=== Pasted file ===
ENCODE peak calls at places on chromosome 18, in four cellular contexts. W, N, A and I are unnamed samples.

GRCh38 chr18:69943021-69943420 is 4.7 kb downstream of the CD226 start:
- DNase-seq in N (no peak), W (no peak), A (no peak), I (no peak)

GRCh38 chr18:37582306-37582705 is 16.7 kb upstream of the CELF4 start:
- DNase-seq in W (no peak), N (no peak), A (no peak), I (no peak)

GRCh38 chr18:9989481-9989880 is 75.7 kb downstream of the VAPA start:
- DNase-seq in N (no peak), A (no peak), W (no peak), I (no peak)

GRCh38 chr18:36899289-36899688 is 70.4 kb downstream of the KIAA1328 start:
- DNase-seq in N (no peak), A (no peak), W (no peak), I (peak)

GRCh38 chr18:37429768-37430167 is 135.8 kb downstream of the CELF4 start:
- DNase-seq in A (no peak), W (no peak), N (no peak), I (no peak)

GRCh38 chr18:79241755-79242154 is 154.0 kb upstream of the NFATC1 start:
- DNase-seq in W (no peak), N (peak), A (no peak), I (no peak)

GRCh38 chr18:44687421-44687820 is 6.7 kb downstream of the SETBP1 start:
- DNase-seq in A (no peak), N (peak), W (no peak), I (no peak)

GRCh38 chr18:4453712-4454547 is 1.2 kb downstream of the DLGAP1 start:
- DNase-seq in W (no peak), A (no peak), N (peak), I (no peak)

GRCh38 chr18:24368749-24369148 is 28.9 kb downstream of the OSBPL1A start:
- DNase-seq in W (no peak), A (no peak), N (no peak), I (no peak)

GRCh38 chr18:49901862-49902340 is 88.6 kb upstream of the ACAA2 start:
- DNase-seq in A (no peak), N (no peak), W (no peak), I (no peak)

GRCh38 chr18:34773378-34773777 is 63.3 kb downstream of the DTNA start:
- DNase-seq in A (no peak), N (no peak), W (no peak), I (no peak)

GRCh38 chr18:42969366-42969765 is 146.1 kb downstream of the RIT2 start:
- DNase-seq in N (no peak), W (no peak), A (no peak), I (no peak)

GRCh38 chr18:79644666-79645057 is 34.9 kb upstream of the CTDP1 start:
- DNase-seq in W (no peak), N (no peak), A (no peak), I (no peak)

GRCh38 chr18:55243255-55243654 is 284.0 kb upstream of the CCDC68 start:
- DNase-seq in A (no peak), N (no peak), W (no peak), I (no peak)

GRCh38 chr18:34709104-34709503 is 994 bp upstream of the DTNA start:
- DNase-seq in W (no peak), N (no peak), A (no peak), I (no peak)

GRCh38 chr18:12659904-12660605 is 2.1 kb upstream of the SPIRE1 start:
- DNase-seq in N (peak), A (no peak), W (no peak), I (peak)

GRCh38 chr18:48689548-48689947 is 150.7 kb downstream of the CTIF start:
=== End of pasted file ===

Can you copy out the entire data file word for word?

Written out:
ENCODE peak calls at places on chromosome 18, in four cellular contexts. W, N, A and I are unnamed samples.

GRCh38 chr18:69943021-69943420 is 4.7 kb downstream of the CD226 start:
- DNase-seq in N (no peak), W (no peak), A (no peak), I (no peak)

GRCh38 chr18:37582306-37582705 is 16.7 kb upstream of the CELF4 start:
- DNase-seq in W (no peak), N (no peak), A (no peak), I (no peak)

GRCh38 chr18:9989481-9989880 is 75.7 kb downstream of the VAPA start:
- DNase-seq in N (no peak), A (no peak), W (no peak), I (no peak)

GRCh38 chr18:36899289-36899688 is 70.4 kb downstream of the KIAA1328 start:
- DNase-seq in N (no peak), A (no peak), W (no peak), I (peak)

GRCh38 chr18:37429768-37430167 is 135.8 kb downstream of the CELF4 start:
- DNase-seq in A (no peak), W (no peak), N (no peak), I (no peak)

GRCh38 chr18:79241755-79242154 is 154.0 kb upstream of the NFATC1 start:
- DNase-seq in W (no peak), N (peak), A (no peak), I (no peak)

GRCh38 chr18:44687421-44687820 is 6.7 kb downstream of the SETBP1 start:
- DNase-seq in A (no peak), N (peak), W (no peak), I (no peak)

GRCh38 chr18:4453712-4454547 is 1.2 kb downstream of the DLGAP1 start:
- DNase-seq in W (no peak), A (no peak), N (peak), I (no peak)

GRCh38 chr18:24368749-24369148 is 28.9 kb downstream of the OSBPL1A start:
- DNase-seq in W (no peak), A (no peak), N (no peak), I (no peak)

GRCh38 chr18:49901862-49902340 is 88.6 kb upstream of the ACAA2 start:
- DNase-seq in A (no peak), N (no peak), W (no peak), I (no peak)

GRCh38 chr18:34773378-34773777 is 63.3 kb downstream of the DTNA start:
- DNase-seq in A (no peak), N (no peak), W (no peak), I (no peak)

GRCh38 chr18:42969366-42969765 is 146.1 kb downstream of the RIT2 start:
- DNase-seq in N (no peak), W (no peak), A (no peak), I (no peak)

GRCh38 chr18:79644666-79645057 is 34.9 kb upstream of the CTDP1 start:
- DNase-seq in W (no peak), N (no peak), A (no peak), I (no peak)

GRCh38 chr18:55243255-55243654 is 284.0 kb upstream of the CCDC68 start:
- DNase-seq in A (no peak), N (no peak), W (no peak), I (no peak)

GRCh38 chr18:34709104-34709503 is 994 bp upstream of the DTNA start:
- DNase-seq in W (no peak), N (no peak), A (no peak), I (no peak)

GRCh38 chr18:12659904-12660605 is 2.1 kb upstream of the SPIRE1 start:
- DNase-seq in N (peak), A (no peak), W (no peak), I (peak)

GRCh38 chr18:48689548-48689947 is 150.7 kb downstream of the CTIF start: